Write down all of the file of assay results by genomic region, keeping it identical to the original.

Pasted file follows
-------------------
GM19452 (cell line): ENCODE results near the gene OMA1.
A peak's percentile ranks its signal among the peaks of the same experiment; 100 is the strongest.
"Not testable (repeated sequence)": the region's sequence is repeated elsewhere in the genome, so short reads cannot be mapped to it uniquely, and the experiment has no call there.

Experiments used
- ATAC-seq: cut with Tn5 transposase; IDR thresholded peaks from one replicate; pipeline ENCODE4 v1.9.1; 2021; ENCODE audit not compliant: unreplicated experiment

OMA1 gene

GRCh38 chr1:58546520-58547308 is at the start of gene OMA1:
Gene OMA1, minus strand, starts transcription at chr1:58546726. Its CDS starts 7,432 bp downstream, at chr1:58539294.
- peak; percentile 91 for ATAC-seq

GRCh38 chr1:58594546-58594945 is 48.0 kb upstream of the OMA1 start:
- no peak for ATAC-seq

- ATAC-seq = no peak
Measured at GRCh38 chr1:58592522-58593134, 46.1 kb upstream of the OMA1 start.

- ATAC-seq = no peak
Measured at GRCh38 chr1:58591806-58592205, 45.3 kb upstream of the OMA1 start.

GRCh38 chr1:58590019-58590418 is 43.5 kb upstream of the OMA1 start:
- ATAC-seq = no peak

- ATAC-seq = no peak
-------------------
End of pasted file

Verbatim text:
GM19452 (cell line): ENCODE results near the gene OMA1.
A peak's percentile ranks its signal among the peaks of the same experiment; 100 is the strongest.
"Not testable (repeated sequence)": the region's sequence is repeated elsewhere in the genome, so short reads cannot be mapped to it uniquely, and the experiment has no call there.

Experiments used
- ATAC-seq: cut with Tn5 transposase; IDR thresholded peaks from one replicate; pipeline ENCODE4 v1.9.1; 2021; ENCODE audit not compliant: unreplicated experiment

OMA1 gene

GRCh38 chr1:58546520-58547308 is at the start of gene OMA1:
Gene OMA1, minus strand, starts transcription at chr1:58546726. Its CDS starts 7,432 bp downstream, at chr1:58539294.
- peak; percentile 91 for ATAC-seq

GRCh38 chr1:58594546-58594945 is 48.0 kb upstream of the OMA1 start:
- no peak for ATAC-seq

- ATAC-seq = no peak
Measured at GRCh38 chr1:58592522-58593134, 46.1 kb upstream of the OMA1 start.

- ATAC-seq = no peak
Measured at GRCh38 chr1:58591806-58592205, 45.3 kb upstream of the OMA1 start.

GRCh38 chr1:58590019-58590418 is 43.5 kb upstream of the OMA1 start:
- ATAC-seq = no peak

- ATAC-seq = no peak